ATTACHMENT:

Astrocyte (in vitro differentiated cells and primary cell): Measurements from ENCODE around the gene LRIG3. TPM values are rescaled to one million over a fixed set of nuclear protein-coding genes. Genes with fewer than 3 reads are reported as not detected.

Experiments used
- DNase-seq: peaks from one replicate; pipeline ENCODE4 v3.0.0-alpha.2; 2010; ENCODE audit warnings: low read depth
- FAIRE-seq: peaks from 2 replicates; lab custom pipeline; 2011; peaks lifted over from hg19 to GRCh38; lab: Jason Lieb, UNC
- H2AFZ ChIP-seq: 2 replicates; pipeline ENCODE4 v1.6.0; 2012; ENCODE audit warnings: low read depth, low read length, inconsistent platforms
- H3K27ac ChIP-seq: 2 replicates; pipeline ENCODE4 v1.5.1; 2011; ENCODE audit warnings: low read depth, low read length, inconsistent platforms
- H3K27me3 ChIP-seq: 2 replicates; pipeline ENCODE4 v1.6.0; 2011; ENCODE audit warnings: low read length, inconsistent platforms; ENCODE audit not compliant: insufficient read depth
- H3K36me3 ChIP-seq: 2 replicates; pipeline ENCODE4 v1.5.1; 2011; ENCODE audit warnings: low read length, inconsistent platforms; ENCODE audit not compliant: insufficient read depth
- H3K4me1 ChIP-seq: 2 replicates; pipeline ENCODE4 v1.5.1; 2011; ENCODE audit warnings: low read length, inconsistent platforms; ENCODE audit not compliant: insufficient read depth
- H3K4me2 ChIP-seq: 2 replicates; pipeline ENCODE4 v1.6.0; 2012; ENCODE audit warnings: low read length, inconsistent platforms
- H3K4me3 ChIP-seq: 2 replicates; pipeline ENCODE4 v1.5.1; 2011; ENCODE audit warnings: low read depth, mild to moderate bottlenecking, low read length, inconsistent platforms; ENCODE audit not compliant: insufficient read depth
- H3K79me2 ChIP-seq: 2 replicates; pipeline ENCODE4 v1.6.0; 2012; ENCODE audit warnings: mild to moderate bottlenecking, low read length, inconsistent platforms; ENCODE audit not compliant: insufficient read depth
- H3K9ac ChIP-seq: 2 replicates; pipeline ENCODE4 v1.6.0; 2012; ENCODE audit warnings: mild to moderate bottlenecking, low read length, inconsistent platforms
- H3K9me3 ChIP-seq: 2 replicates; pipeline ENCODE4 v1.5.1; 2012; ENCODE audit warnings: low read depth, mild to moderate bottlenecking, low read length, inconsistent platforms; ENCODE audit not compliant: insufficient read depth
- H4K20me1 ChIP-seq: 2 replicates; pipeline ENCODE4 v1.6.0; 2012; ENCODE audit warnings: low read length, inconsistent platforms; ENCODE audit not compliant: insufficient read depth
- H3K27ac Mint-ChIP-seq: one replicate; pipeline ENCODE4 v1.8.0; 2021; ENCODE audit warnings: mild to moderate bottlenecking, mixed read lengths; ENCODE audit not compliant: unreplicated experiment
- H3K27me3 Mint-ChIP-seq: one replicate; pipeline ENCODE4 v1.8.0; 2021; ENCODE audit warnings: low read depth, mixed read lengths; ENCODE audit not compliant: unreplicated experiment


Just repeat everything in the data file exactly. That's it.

Astrocyte (in vitro differentiated cells and primary cell): Measurements from ENCODE around the gene LRIG3. TPM values are rescaled to one million over a fixed set of nuclear protein-coding genes. Genes with fewer than 3 reads are reported as not detected.

Experiments used
- DNase-seq: peaks from one replicate; pipeline ENCODE4 v3.0.0-alpha.2; 2010; ENCODE audit warnings: low read depth
- FAIRE-seq: peaks from 2 replicates; lab custom pipeline; 2011; peaks lifted over from hg19 to GRCh38; lab: Jason Lieb, UNC
- H2AFZ ChIP-seq: 2 replicates; pipeline ENCODE4 v1.6.0; 2012; ENCODE audit warnings: low read depth, low read length, inconsistent platforms
- H3K27ac ChIP-seq: 2 replicates; pipeline ENCODE4 v1.5.1; 2011; ENCODE audit warnings: low read depth, low read length, inconsistent platforms
- H3K27me3 ChIP-seq: 2 replicates; pipeline ENCODE4 v1.6.0; 2011; ENCODE audit warnings: low read length, inconsistent platforms; ENCODE audit not compliant: insufficient read depth
- H3K36me3 ChIP-seq: 2 replicates; pipeline ENCODE4 v1.5.1; 2011; ENCODE audit warnings: low read length, inconsistent platforms; ENCODE audit not compliant: insufficient read depth
- H3K4me1 ChIP-seq: 2 replicates; pipeline ENCODE4 v1.5.1; 2011; ENCODE audit warnings: low read length, inconsistent platforms; ENCODE audit not compliant: insufficient read depth
- H3K4me2 ChIP-seq: 2 replicates; pipeline ENCODE4 v1.6.0; 2012; ENCODE audit warnings: low read length, inconsistent platforms
- H3K4me3 ChIP-seq: 2 replicates; pipeline ENCODE4 v1.5.1; 2011; ENCODE audit warnings: low read depth, mild to moderate bottlenecking, low read length, inconsistent platforms; ENCODE audit not compliant: insufficient read depth
- H3K79me2 ChIP-seq: 2 replicates; pipeline ENCODE4 v1.6.0; 2012; ENCODE audit warnings: mild to moderate bottlenecking, low read length, inconsistent platforms; ENCODE audit not compliant: insufficient read depth
- H3K9ac ChIP-seq: 2 replicates; pipeline ENCODE4 v1.6.0; 2012; ENCODE audit warnings: mild to moderate bottlenecking, low read length, inconsistent platforms
- H3K9me3 ChIP-seq: 2 replicates; pipeline ENCODE4 v1.5.1; 2012; ENCODE audit warnings: low read depth, mild to moderate bottlenecking, low read length, inconsistent platforms; ENCODE audit not compliant: insufficient read depth
- H4K20me1 ChIP-seq: 2 replicates; pipeline ENCODE4 v1.6.0; 2012; ENCODE audit warnings: low read length, inconsistent platforms; ENCODE audit not compliant: insufficient read depth
- H3K27ac Mint-ChIP-seq: one replicate; pipeline ENCODE4 v1.8.0; 2021; ENCODE audit warnings: mild to moderate bottlenecking, mixed read lengths; ENCODE audit not compliant: unreplicated experiment
- H3K27me3 Mint-ChIP-seq: one replicate; pipeline ENCODE4 v1.8.0; 2021; ENCODE audit warnings: low read depth, mixed read lengths; ENCODE audit not compliant: unreplicated experiment